This article is based on my PhD thesis at the London School of Economics. A longer version circulated under the title “Inferring Conduct under the Threat of Entry.” I am very grateful to Peter Davis and John Sutton for their valuable advice. I thank Fernanda Lima, Cristian Huse, Thomas Buettner and Bernardo Guimarães for their encouragement. I also thank Judy Chevalier, Allan Collard-Wexler, Ken Corts, George Deltas, Igal Hendel, Tom Hubbard, Mike Mazzeo, Aviv Nevo, Rob Porter, David Prentice, Margaret Slade, Scott Stern, Andrew Sweeting, and Tommaso Valletti, as well as numerous seminar participants, for comments. In particular, I thank Mark Roberts for his discussion at the 2007 NBER I.O. Summer Institute in Boston, Yongbae Lee for superb research assistance, and the editor, Ariel Pakes, and anonymous referees for making this a better article. Financial support from CAPES and from the LSE, and the provision of research facilities by STICERD, are gratefully acknowledged. An earlier version received an award from the Brazilian Antitrust Authorities in 2007. A separate online appendix, detailing the sources and treatment of the data used, and presenting further robustness checks, is available from the author's website. The usual disclaimer applies.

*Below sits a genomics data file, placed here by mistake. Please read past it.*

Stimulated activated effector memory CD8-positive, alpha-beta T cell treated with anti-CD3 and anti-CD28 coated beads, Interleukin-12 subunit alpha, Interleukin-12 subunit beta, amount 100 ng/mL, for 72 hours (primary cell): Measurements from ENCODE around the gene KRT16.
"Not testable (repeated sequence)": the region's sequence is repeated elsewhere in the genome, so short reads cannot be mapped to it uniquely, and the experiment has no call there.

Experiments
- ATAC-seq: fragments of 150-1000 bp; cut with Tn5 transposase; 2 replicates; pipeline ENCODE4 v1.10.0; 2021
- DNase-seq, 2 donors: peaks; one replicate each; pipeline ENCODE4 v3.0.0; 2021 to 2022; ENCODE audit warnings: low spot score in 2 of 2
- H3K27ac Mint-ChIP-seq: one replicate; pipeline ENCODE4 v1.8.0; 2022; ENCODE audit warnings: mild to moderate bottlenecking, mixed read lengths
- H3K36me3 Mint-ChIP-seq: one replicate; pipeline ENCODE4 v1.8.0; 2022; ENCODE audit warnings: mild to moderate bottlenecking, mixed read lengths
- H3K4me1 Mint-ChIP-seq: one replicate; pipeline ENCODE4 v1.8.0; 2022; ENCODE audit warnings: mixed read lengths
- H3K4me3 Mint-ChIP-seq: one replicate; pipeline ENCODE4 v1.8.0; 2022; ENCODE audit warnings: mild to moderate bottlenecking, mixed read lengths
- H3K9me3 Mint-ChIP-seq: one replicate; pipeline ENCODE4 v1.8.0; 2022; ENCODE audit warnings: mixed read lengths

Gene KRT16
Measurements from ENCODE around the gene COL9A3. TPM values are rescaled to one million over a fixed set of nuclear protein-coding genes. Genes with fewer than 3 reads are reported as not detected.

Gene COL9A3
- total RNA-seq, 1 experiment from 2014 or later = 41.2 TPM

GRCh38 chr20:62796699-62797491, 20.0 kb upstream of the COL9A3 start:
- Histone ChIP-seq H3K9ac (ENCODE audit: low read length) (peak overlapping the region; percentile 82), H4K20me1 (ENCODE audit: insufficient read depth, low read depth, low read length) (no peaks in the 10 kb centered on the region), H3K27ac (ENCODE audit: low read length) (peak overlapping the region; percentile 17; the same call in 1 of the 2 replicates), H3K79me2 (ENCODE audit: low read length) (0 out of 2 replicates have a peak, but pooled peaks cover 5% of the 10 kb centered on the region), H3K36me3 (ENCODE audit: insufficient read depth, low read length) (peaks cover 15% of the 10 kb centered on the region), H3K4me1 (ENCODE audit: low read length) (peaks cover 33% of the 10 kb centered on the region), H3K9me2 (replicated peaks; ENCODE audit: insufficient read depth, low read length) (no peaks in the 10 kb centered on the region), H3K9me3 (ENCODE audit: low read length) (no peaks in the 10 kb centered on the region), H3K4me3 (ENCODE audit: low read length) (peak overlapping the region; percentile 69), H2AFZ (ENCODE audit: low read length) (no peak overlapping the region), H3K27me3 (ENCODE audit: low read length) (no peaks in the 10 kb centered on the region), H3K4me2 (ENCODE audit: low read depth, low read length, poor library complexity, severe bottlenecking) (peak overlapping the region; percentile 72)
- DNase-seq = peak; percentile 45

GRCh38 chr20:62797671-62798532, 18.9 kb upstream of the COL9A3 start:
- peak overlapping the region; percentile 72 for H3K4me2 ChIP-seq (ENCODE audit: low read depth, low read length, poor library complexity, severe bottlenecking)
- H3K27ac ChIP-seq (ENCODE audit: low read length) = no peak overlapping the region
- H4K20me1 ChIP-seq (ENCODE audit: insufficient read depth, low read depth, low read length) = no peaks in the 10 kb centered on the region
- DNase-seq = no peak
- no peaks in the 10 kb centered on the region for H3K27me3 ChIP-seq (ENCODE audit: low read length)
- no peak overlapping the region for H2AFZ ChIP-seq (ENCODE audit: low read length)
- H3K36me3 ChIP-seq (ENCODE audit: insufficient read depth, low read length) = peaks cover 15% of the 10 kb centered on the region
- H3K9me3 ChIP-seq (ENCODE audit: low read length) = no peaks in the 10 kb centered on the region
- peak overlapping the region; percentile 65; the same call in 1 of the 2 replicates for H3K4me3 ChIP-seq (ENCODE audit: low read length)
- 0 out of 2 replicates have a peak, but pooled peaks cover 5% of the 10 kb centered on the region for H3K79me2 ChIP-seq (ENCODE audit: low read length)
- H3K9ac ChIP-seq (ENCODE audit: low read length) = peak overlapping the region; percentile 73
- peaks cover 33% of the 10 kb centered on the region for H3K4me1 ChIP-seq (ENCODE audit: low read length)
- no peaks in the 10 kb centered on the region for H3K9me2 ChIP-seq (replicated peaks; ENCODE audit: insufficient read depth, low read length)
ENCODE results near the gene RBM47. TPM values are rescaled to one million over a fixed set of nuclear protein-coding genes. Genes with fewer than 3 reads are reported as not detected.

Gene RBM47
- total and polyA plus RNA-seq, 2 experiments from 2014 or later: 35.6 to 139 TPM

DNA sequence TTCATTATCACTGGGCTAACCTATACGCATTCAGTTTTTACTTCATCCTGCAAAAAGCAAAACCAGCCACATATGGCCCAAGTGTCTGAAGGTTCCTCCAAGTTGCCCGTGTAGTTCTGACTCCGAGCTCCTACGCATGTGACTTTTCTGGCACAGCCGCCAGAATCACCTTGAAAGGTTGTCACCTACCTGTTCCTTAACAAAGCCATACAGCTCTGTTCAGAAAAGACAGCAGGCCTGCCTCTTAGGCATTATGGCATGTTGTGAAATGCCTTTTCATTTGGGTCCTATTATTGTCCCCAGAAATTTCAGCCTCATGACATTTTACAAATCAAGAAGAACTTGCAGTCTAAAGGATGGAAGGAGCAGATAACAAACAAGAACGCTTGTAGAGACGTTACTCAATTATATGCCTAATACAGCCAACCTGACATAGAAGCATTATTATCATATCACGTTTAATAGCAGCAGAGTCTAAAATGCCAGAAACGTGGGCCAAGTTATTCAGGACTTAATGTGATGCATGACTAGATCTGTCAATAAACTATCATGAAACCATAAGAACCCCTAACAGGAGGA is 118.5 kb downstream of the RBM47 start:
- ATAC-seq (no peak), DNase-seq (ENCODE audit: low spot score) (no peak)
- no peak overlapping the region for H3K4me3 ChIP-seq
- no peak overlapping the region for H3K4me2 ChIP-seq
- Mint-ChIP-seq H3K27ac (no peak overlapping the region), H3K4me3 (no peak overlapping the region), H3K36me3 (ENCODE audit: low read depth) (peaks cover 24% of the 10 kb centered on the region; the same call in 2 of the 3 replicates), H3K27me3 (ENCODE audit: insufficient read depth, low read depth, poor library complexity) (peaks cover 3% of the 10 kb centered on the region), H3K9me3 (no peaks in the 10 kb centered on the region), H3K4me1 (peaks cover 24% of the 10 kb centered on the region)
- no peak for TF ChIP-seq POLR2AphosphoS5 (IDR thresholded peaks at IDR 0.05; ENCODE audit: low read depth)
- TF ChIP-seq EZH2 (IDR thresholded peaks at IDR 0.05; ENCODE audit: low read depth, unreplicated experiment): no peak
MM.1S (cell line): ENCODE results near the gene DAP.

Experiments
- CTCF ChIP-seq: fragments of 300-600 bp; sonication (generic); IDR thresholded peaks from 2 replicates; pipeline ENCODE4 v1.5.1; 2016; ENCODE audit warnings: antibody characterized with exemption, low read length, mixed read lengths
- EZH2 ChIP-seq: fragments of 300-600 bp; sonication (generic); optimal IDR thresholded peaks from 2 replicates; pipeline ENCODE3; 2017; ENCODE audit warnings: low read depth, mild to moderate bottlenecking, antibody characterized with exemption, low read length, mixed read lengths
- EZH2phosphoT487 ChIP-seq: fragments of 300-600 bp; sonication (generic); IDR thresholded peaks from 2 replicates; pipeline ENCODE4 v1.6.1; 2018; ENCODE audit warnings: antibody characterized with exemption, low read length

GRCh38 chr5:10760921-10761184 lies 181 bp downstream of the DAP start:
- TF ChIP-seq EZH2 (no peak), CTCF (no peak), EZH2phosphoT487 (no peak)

Inferring market power under the threat of entry: the case of the Brazilian cement industry
Version of Record online: 3 MAY 2010
© 2010, RAND
The RAND Journal of Economics
Volume 41, Issue 2, pages 326–350, Summer 2010
How to Cite
Salvo, A. (2010), Inferring market power under the threat of entry: the case of the Brazilian cement industry. The RAND Journal of Economics, 41: 326–350. doi: 10.1111/j.1756-2171.2010.00102.x
- Issue online: 3 MAY 2010
- Version of Record online: 3 MAY 2010
Consider a setting where threatened rather than actual import competition restrains a domestic oligopoly's prices. I show that not modelling the entry threat may underestimate the true degree of market power, as incumbents' blunted price responses to demand shocks resemble perfectly competitive behavior. Evidence from Brazilian cement markets points to an important role for imports in determining domestic cement prices, despite the near absence of imports. On assuming autarky, models with market power are rejected in favor of competition among incumbents. However, allowing a role for imports rejects the autarky assumption and precludes one from rejecting the presence of market power.